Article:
Faith in anything besides Himself?
Jump to navigation Jump to search
Revision as of 15:55, 12 November 2020 by Travis (Created page with "<div class="WPC-editableContent"><table align="bottom" cellpadding="5" class="WPC-edit-style-list5 WPC-edit-border-rows WPC-edit-styleData-color1=%23191919&color2=%2347474...")
|News Home | RSS Feeds|
Alec Trevelyan: Of course you'd say that, James Bond, her majesty's loyal terrier, defender of the so-called faith.
--Golden Eye (1995)
Does James Bond have faith in anything but himself?
<a class="external" href="http://commanderbond.net/article/4894" rel="nofollow" target="_blank">Ian Fleming</a> gave Bond a Scottish father Andrew Bond, which for <a class="external" href="http://commanderbond.net/article/4894" rel="nofollow" target="_blank">this blogger indicates 007</a> was a protestant of some description. Fleming himself was brought up in the non-conformist tradition and from time to time worried about the moral effect Bond was having. As this letter to a vicar who had preached against the books indicates.
“ In a letter to the Rev. Leslie Paxton, of the Great George Street Congregational Church, Liverpool, he revealed a side of himself few of his friends can have suspected:
I see from the public prints that the Sunday before last you preached a sermon against the leading in my books, James Bond, and, presumably by association, against myself.
Now, having had a Scottish nonconformist upbringing and considering myself at least some kind of a sub-species of a Christian, I am naturally very upset if it is thought that I am seriously doing harm to the world with my James Bond thrillers.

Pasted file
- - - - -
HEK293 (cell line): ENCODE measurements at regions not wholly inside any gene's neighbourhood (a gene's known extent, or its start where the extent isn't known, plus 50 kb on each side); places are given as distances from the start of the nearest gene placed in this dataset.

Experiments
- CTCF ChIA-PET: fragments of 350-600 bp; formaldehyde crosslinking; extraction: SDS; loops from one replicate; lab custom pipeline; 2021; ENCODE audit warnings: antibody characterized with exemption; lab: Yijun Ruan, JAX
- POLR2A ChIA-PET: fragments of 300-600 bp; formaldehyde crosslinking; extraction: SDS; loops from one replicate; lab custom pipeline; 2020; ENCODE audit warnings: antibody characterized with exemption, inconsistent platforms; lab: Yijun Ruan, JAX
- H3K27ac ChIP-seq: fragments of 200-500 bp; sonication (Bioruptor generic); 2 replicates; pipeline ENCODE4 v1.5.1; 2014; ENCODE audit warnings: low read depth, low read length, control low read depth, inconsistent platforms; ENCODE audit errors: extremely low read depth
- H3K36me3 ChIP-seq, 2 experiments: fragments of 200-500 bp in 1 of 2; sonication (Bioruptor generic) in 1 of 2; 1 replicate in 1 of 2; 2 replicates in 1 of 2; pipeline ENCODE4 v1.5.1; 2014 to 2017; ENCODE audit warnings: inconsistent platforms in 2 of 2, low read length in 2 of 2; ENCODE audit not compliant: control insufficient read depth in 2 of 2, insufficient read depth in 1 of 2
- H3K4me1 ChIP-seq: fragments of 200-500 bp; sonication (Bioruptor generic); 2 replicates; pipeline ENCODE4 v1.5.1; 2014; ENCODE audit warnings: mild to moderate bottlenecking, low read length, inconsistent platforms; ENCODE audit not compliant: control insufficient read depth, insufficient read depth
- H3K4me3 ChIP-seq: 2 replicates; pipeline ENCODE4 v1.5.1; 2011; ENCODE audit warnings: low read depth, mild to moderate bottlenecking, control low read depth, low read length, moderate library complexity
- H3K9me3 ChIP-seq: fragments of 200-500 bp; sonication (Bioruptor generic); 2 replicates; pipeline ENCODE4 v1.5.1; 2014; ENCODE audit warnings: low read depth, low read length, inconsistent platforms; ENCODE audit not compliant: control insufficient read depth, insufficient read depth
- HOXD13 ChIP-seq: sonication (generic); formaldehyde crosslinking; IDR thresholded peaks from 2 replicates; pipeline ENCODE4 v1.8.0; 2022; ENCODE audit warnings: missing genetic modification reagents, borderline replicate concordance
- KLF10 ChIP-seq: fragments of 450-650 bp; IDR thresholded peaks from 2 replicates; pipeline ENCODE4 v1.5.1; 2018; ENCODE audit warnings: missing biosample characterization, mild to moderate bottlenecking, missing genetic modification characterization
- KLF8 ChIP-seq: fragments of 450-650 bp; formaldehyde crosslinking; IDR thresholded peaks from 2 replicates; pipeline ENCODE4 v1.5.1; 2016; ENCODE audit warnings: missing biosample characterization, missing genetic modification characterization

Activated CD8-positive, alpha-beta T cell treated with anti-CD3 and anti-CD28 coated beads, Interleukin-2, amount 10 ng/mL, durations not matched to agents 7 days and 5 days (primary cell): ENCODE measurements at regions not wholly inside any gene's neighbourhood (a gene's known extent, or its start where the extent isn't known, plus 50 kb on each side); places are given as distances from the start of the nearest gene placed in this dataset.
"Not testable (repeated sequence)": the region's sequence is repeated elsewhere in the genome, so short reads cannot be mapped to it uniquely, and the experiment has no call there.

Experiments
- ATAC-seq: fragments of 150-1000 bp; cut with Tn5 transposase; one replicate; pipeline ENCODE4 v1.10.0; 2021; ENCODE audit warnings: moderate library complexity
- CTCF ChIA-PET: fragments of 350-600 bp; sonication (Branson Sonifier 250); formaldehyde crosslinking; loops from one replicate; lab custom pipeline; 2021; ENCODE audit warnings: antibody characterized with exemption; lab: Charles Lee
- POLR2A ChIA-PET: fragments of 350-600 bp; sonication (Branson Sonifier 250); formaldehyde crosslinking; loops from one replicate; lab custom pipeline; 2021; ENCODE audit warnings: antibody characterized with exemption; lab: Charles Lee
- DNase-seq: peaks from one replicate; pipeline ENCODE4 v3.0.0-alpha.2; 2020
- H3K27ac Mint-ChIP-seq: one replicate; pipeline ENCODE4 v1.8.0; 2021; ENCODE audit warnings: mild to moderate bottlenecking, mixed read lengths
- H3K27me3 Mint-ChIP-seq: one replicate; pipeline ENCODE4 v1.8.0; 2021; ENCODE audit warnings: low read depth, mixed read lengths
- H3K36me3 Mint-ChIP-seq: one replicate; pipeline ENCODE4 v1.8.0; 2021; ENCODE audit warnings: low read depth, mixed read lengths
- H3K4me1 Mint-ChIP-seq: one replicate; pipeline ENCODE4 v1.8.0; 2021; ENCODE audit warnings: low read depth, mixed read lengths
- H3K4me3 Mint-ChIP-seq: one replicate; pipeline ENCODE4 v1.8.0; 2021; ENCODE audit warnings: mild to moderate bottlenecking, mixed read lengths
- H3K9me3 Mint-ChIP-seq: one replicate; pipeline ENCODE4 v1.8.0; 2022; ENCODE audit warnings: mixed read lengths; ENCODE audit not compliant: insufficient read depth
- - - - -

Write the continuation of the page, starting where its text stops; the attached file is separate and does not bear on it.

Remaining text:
Would you be so very kind and let me have a copy, if you have one, of your sermon, so I may see the burden of your criticisms and perhaps find means of mending my ways if I feel that your arguments have real weight behind them.
I can, of course, myself see what you mean about my books, but it occurs to me that you may have put forward profounder arguments than those that are already known to me.” (From John Pearson's Life of Ian Fleming).
The apparent lack of moral framework in the novels caused some reviewers to label them "anti-Christian" but Kingsley Amis put it well when he rebutted those accusations.
“I should have thought that a fairly orthodox moral system, vague perhaps but none the less recognizable through accumulation, pervades all Bond’s adventures. Some things are regarded as good: loyalty, fortitude, a sense of responsibility, a readiness to regard one’s safety, even one’s life, as less important than the major interests of one’s organization and one’s country. Other things are regarded as bad: tyranny, readiness to inflict pain on the weak or helpless, the unscrupulous pursuit of money or power. These distinctions aren’t excitingly novel, but they are important, and as humanist and/or Christian as the average reader would want. They constitute quite enough in the way of an ethical frame of reference, assuming anybody needs or looks for or ought to have one in adventure fiction at all.” (From The James Bond Dossier 1965)
In an interesting turn modern day Christians <a class="external" href="http://www.dare2share.org/culturecommission/casino-royale" rel="nofollow" target="_blank">use the secret agent as an evangelism tool</a>. Former Bond girl turned Vicar <a class="external" href="http://news.bbc.co.uk/1/hi/england/merseyside/3208163.stm" rel="nofollow" target="_blank">Shannon Ledbetter</a> may well draw on her time as Bond's love interest to talk about the love of God in her sermons or use these Bible study notes "<a class="external" href="http://www.eden.co.uk/shop/cover-images/connect_bible_studies__james_bond___threats__thrills__guns__girls_8128.html" rel="nofollow" target="_blank">What does the Bible say about James Bond 007, threats and thrills, guns and girls</a>".
Was James Bond religious? Never say never again.